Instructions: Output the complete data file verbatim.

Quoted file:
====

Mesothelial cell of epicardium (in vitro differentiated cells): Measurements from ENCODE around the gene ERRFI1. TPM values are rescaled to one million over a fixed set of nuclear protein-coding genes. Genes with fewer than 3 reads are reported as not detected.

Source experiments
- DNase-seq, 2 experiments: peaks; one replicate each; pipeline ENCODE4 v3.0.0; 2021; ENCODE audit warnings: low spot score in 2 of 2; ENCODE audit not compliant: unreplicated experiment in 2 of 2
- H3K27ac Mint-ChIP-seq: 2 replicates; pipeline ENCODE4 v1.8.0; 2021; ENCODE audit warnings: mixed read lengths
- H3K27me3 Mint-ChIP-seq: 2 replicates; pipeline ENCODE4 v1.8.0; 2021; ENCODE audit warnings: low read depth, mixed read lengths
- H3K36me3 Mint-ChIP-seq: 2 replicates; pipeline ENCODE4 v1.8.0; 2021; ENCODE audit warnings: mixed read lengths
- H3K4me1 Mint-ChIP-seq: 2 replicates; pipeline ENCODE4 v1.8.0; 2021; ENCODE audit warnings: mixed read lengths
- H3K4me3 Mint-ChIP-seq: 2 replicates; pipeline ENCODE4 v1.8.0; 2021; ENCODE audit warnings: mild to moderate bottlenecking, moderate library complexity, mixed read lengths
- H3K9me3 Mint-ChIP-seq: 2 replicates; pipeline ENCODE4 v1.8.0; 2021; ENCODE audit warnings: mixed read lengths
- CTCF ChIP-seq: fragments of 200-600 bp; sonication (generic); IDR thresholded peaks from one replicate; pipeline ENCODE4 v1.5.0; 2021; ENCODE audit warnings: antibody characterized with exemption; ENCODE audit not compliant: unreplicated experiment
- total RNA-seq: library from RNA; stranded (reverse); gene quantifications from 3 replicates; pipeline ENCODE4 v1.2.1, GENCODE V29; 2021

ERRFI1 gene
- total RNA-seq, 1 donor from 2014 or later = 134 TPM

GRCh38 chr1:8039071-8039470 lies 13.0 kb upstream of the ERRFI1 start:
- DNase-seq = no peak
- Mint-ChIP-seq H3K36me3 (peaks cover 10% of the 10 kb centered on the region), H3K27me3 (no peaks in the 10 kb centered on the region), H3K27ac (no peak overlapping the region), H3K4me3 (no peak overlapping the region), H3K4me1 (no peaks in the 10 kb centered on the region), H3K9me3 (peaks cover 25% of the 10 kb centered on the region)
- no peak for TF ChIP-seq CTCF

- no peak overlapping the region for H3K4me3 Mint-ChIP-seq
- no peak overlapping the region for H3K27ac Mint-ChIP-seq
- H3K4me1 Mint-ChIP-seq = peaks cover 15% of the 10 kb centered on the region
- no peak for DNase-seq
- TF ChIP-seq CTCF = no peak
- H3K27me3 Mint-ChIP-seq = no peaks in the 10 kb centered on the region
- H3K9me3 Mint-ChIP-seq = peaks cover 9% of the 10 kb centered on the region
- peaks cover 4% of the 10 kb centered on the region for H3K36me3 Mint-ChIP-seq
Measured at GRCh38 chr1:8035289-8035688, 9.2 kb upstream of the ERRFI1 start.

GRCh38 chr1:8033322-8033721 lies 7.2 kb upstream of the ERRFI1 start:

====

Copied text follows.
Mesothelial cell of epicardium (in vitro differentiated cells): Measurements from ENCODE around the gene ERRFI1. TPM values are rescaled to one million over a fixed set of nuclear protein-coding genes. Genes with fewer than 3 reads are reported as not detected.

Source experiments
- DNase-seq, 2 experiments: peaks; one replicate each; pipeline ENCODE4 v3.0.0; 2021; ENCODE audit warnings: low spot score in 2 of 2; ENCODE audit not compliant: unreplicated experiment in 2 of 2
- H3K27ac Mint-ChIP-seq: 2 replicates; pipeline ENCODE4 v1.8.0; 2021; ENCODE audit warnings: mixed read lengths
- H3K27me3 Mint-ChIP-seq: 2 replicates; pipeline ENCODE4 v1.8.0; 2021; ENCODE audit warnings: low read depth, mixed read lengths
- H3K36me3 Mint-ChIP-seq: 2 replicates; pipeline ENCODE4 v1.8.0; 2021; ENCODE audit warnings: mixed read lengths
- H3K4me1 Mint-ChIP-seq: 2 replicates; pipeline ENCODE4 v1.8.0; 2021; ENCODE audit warnings: mixed read lengths
- H3K4me3 Mint-ChIP-seq: 2 replicates; pipeline ENCODE4 v1.8.0; 2021; ENCODE audit warnings: mild to moderate bottlenecking, moderate library complexity, mixed read lengths
- H3K9me3 Mint-ChIP-seq: 2 replicates; pipeline ENCODE4 v1.8.0; 2021; ENCODE audit warnings: mixed read lengths
- CTCF ChIP-seq: fragments of 200-600 bp; sonication (generic); IDR thresholded peaks from one replicate; pipeline ENCODE4 v1.5.0; 2021; ENCODE audit warnings: antibody characterized with exemption; ENCODE audit not compliant: unreplicated experiment
- total RNA-seq: library from RNA; stranded (reverse); gene quantifications from 3 replicates; pipeline ENCODE4 v1.2.1, GENCODE V29; 2021

ERRFI1 gene
- total RNA-seq, 1 donor from 2014 or later = 134 TPM

GRCh38 chr1:8039071-8039470 lies 13.0 kb upstream of the ERRFI1 start:
- DNase-seq = no peak
- Mint-ChIP-seq H3K36me3 (peaks cover 10% of the 10 kb centered on the region), H3K27me3 (no peaks in the 10 kb centered on the region), H3K27ac (no peak overlapping the region), H3K4me3 (no peak overlapping the region), H3K4me1 (no peaks in the 10 kb centered on the region), H3K9me3 (peaks cover 25% of the 10 kb centered on the region)
- no peak for TF ChIP-seq CTCF

- no peak overlapping the region for H3K4me3 Mint-ChIP-seq
- no peak overlapping the region for H3K27ac Mint-ChIP-seq
- H3K4me1 Mint-ChIP-seq = peaks cover 15% of the 10 kb centered on the region
- no peak for DNase-seq
- TF ChIP-seq CTCF = no peak
- H3K27me3 Mint-ChIP-seq = no peaks in the 10 kb centered on the region
- H3K9me3 Mint-ChIP-seq = peaks cover 9% of the 10 kb centered on the region
- peaks cover 4% of the 10 kb centered on the region for H3K36me3 Mint-ChIP-seq
Measured at GRCh38 chr1:8035289-8035688, 9.2 kb upstream of the ERRFI1 start.

GRCh38 chr1:8033322-8033721 lies 7.2 kb upstream of the ERRFI1 start: